CARACAS, May 5 (Reuters) - A 20-year-old Venezuelan protester died on Friday after being shot in the head, authorities said, taking fatalities from a month of anti-government unrest to at least 37 as the opposition geared up for more demonstrations.
Hecder Lugo was hurt during fighting between demonstrators and security forces in Valencia on Thursday that also injured four others, the local opposition mayor Enzo Scarano said in a series of tweets.
The state prosecutor’s office, which keeps an official count of deaths since protests began against socialist President Nicolas Maduro in early April, confirmed he died after being shot in a protest.
Another 717 people have been injured and 152 are still in jail from the hundreds rounded up in widespread unrest around the volatile South American OPEC nation of 30 million people, according to the office’s latest tally.
There has been violence and widespread looting this week in Valencia, a once-bustling industrial hub two hours from the capital by road.
Venezuela’s opposition, which now enjoys majority support after being in the shadow of the ruling Socialist party since Hugo Chavez’s 1998 election win, says his successor Maduro has become a dictator and wrecked the economy.
Vowing to stay in the streets for as long as necessary, opposition leaders announced nationwide women’s marches for Saturday with the biggest planned for the capital Caracas.
Opposition lawmakers briefly unfurled a banner on Friday at the National Assembly, where they won a majority in 2015 thanks to voter ire over the recession, saying “Maduro Dictator”.
The president says they are seeking a violent coup with U.S. support, and is setting up a “constituent assembly” super body to shake up public powers, change the constitution, and possibly replace the existing legislature.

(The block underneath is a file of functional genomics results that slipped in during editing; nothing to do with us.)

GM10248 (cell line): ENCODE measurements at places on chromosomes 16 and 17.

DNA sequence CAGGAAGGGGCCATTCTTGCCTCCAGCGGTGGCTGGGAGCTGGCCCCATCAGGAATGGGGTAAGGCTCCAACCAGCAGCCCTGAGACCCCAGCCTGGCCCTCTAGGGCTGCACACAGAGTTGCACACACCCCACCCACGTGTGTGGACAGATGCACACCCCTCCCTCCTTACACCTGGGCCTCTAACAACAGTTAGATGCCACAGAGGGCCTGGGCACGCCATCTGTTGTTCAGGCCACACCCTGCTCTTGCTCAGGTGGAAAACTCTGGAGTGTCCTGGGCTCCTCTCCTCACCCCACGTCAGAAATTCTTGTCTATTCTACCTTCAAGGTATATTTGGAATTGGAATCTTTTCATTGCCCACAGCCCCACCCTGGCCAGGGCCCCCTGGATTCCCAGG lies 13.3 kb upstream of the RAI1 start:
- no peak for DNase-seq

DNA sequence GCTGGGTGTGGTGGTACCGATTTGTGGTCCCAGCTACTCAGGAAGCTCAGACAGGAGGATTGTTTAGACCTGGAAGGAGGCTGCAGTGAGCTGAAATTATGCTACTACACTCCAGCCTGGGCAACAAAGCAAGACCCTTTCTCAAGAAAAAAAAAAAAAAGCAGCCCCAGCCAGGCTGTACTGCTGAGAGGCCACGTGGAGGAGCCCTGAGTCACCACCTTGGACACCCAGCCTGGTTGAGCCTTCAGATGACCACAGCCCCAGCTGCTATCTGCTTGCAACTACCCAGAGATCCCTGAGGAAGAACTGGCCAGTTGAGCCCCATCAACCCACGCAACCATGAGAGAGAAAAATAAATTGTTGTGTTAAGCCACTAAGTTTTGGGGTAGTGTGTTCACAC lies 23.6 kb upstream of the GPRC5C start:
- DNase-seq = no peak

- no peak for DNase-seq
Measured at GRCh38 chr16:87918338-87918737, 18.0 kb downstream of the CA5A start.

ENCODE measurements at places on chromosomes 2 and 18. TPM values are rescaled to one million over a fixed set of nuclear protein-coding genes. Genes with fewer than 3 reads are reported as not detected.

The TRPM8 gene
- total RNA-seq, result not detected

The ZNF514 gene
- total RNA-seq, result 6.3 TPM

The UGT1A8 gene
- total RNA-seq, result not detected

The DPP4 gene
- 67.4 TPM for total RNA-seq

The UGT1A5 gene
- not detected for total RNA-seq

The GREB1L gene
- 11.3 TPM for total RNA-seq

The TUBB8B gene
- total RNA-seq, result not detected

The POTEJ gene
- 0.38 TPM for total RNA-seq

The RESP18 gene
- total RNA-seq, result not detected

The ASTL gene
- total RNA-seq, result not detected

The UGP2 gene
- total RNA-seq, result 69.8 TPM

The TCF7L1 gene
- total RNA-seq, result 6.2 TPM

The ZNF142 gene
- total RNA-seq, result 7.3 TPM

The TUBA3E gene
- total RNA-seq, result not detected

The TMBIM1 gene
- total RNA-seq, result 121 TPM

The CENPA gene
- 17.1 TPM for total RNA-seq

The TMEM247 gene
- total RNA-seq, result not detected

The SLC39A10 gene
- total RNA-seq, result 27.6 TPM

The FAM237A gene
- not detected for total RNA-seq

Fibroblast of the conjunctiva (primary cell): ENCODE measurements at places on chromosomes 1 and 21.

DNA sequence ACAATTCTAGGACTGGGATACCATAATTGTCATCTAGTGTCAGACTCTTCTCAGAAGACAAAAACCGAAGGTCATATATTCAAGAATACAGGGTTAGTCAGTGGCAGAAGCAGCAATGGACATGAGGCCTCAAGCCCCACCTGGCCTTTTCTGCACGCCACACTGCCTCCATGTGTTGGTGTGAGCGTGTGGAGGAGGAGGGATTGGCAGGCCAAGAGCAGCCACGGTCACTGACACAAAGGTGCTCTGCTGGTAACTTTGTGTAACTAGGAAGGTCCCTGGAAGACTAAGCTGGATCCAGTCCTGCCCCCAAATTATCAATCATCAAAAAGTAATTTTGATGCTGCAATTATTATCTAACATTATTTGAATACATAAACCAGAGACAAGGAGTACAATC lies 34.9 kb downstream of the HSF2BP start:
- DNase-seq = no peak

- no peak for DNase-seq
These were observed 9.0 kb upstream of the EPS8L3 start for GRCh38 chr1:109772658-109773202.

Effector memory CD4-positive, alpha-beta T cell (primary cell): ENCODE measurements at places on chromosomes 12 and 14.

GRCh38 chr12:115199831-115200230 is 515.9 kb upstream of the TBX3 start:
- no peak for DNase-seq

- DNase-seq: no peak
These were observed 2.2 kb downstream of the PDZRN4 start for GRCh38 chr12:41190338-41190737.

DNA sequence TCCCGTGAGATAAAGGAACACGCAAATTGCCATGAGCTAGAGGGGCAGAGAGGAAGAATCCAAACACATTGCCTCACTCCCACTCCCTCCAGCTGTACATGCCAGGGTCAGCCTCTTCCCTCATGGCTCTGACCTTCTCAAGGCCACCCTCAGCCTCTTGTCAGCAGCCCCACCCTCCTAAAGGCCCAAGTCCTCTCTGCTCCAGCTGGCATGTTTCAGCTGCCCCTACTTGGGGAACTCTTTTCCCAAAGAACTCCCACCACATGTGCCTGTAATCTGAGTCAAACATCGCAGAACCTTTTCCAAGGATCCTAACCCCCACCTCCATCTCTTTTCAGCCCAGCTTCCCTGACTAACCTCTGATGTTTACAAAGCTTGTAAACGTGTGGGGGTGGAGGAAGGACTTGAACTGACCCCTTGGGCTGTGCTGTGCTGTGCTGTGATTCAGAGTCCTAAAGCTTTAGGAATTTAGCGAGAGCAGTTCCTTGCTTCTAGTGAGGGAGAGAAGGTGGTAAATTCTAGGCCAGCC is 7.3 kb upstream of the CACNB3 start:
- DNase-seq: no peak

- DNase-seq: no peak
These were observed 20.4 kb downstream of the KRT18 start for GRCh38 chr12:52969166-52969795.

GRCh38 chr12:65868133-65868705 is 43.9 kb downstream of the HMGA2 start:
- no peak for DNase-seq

“President Maduro has made a big call to national dialogue,” Foreign Minister Delcy Rodriguez told diplomats at a meeting on Friday, showing them images of violence and vandalism on the streets caused by youths at the front of protests.
“They are not peaceful, the opposition leaders share big responsibility in these acts of extremism and vandalism.”
Opposition protests have often started peacefully but degenerated into violence when security forces block marchers and masked youths fight them with stones, Molotov cocktails and fireworks shot from pipes turned into homemade mortars.
Fatalities have included supporters of both sides, bystanders and members of the security forces.
Gunshot wounds have been the most common cause of deaths.
The opposition is boycotting Maduro’s constituent assembly process, saying it is a ploy to keep him in power by setting up a body with mechanisms to ensure a government majority.
Having failed to trigger a referendum on his rule last year, the opposition is calling for delayed state gubernatorial elections to be held as soon as possible, and for the next presidential election slated for 2018 to be brought forward.
Polls show the ruling Socialists would badly lose any conventional vote due to four years of economic crisis that has led to debilitating food and medicine shortages.
While Maduro says opposition ranks include armed hoodlums, activists accuse the security forces of using excessive force including firing teargas canisters directly at people and allowing pro-government gangs to terrorize demonstrators.
Opposition leader Henrique Capriles said on Friday that 85 members of the military in Caracas had been arrested for opposition “repression,” adding that their relatives had asked him to publicize the detentions.
“Cousin, it’s enough!” Defense Minister Vladimir Padrino’s cousin, Ernesto Padrino, wrote to him in an open letter.
He was following in the footsteps of the state human rights ombudsman’s son who surprised the country by publishing a video begging his father to “end the injustice.”
“Eighty percent of Venezuelans want elections as a way out of our nation’s grave economic and political crisis,” wrote Ernesto Padrino on Facebook.
“Sooner or later, the Venezuelan people will make you pay.”
Reporting by Andrew Cawthorne and Corina Pons, additional reporting by Andreina Aponte, Diego Ore and Alexandra Ulmer; Editing by Andrew Hay